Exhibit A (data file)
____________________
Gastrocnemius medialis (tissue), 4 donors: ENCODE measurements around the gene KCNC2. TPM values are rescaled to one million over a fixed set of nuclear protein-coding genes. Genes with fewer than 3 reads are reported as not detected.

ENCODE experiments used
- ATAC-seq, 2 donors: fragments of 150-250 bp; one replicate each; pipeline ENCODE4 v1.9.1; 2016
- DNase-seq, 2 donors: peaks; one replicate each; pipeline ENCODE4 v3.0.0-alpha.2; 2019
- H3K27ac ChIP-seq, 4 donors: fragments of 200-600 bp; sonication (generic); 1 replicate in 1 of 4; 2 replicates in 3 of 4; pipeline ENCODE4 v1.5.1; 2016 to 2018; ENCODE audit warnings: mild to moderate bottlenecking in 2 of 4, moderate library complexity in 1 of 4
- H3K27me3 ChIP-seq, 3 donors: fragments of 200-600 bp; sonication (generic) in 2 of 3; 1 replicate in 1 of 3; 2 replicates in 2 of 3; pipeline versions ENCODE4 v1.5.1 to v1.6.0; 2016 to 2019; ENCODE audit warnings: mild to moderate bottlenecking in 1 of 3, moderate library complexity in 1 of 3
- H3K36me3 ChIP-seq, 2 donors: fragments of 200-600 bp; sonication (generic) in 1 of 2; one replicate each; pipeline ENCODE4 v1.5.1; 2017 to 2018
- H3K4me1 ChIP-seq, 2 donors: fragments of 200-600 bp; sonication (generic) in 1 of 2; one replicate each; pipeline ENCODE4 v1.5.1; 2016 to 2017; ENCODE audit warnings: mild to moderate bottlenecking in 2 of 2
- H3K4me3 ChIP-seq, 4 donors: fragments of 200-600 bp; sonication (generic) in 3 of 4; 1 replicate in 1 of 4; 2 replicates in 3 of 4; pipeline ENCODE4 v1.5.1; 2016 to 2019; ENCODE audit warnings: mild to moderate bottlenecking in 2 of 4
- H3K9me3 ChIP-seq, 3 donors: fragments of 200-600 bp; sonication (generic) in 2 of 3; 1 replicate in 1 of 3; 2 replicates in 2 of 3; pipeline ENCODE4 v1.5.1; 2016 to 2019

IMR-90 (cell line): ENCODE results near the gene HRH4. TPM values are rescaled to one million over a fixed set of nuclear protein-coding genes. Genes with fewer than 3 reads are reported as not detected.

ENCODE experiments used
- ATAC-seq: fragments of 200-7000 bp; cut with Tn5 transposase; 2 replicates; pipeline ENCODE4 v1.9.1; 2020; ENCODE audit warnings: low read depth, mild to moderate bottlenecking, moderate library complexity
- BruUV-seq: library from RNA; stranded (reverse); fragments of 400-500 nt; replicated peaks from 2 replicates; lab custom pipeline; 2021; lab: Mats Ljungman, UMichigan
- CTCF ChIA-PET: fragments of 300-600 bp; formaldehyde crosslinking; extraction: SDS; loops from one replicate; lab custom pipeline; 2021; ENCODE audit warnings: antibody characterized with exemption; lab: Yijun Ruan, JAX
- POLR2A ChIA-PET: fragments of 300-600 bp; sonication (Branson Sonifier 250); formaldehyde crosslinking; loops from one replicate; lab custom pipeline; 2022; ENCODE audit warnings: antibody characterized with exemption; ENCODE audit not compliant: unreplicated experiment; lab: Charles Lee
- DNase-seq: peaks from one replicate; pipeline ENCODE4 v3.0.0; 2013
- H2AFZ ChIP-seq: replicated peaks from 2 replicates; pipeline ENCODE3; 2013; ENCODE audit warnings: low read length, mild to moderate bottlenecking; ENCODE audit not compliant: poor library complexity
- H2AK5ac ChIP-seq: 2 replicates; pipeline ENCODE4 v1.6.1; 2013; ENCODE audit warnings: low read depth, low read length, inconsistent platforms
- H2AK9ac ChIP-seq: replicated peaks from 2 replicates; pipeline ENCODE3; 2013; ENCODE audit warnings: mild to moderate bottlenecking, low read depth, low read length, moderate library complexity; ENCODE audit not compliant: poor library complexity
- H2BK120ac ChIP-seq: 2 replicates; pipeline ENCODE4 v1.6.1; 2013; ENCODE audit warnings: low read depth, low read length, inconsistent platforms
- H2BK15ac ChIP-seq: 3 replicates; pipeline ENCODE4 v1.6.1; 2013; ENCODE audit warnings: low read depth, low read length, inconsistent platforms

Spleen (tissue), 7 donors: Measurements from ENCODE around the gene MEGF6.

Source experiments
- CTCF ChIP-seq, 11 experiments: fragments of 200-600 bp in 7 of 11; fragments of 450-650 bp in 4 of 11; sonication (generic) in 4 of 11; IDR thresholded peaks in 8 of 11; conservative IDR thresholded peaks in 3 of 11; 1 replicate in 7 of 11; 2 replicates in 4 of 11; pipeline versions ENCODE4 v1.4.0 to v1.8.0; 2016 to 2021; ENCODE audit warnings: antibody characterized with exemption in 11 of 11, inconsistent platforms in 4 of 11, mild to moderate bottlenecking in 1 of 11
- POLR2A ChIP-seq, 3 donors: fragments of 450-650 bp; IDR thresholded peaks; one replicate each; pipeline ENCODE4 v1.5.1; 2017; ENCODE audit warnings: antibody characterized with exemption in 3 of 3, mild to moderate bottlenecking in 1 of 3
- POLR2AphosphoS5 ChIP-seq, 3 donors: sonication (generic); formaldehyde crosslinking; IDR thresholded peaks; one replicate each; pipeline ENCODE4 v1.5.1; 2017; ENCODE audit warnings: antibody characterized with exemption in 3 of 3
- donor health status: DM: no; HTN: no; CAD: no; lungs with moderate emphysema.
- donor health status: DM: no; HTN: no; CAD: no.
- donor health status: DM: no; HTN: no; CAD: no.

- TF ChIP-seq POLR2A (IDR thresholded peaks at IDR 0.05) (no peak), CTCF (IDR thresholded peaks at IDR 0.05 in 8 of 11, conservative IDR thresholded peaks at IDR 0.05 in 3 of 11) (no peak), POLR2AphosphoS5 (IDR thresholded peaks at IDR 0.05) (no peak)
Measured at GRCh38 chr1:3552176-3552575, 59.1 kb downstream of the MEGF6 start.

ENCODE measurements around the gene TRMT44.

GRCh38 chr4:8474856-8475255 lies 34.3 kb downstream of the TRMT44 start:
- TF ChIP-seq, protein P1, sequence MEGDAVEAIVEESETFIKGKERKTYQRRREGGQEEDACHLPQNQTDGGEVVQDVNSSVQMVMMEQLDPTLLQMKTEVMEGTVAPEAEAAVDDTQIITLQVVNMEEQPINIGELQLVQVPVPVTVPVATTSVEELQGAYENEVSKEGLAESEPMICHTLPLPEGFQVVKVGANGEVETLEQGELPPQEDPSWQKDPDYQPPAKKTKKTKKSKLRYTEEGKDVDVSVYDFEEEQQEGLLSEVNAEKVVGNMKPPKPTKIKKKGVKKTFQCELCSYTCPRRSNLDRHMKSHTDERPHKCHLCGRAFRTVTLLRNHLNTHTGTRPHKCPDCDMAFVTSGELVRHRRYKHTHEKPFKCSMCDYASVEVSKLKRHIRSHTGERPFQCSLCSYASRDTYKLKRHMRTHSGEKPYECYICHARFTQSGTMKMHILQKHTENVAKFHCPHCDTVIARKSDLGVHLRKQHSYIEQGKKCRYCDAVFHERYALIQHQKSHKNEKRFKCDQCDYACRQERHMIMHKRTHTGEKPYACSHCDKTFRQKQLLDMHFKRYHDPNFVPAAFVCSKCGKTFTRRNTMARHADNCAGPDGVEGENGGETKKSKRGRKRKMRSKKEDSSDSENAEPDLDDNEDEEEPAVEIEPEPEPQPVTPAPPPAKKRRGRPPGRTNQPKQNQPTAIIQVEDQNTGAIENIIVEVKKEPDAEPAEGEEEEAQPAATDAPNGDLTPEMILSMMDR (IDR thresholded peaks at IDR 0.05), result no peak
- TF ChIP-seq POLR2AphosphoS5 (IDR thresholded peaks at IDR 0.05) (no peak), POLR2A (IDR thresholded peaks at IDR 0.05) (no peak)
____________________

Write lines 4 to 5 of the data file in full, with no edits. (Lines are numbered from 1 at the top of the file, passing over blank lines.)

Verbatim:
- DNase-seq, 2 donors: peaks; one replicate each; pipeline ENCODE4 v3.0.0-alpha.2; 2019
- H3K27ac ChIP-seq, 4 donors: fragments of 200-600 bp; sonication (generic); 1 replicate in 1 of 4; 2 replicates in 3 of 4; pipeline ENCODE4 v1.5.1; 2016 to 2018; ENCODE audit warnings: mild to moderate bottlenecking in 2 of 4, moderate library complexity in 1 of 4